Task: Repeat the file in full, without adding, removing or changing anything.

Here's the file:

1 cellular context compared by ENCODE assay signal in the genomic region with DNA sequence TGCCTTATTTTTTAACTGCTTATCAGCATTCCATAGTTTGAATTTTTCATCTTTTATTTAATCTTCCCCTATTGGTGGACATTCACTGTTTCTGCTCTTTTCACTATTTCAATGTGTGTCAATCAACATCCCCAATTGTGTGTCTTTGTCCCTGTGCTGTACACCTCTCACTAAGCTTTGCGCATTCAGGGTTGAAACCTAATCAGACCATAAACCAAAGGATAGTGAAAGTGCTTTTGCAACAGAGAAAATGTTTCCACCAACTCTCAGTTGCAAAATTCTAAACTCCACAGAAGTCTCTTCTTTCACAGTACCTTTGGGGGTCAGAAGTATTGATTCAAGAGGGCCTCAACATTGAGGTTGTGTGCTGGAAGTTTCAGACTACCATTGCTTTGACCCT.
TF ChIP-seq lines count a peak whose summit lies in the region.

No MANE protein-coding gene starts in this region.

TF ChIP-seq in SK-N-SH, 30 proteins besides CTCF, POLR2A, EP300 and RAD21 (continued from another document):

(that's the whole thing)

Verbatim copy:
1 cellular context compared by ENCODE assay signal in the genomic region with DNA sequence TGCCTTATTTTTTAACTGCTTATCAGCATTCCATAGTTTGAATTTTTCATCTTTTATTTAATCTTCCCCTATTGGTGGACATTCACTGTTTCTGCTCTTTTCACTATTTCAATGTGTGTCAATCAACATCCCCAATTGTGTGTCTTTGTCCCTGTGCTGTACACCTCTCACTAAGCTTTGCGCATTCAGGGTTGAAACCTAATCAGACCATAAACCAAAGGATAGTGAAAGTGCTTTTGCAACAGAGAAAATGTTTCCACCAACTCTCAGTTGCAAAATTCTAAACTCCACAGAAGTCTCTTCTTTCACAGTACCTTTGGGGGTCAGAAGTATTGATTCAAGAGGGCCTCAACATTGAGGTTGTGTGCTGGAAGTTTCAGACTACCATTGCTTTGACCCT.
TF ChIP-seq lines count a peak whose summit lies in the region.

No MANE protein-coding gene starts in this region.

TF ChIP-seq in SK-N-SH, 30 proteins besides CTCF, POLR2A, EP300 and RAD21 (continued from another document):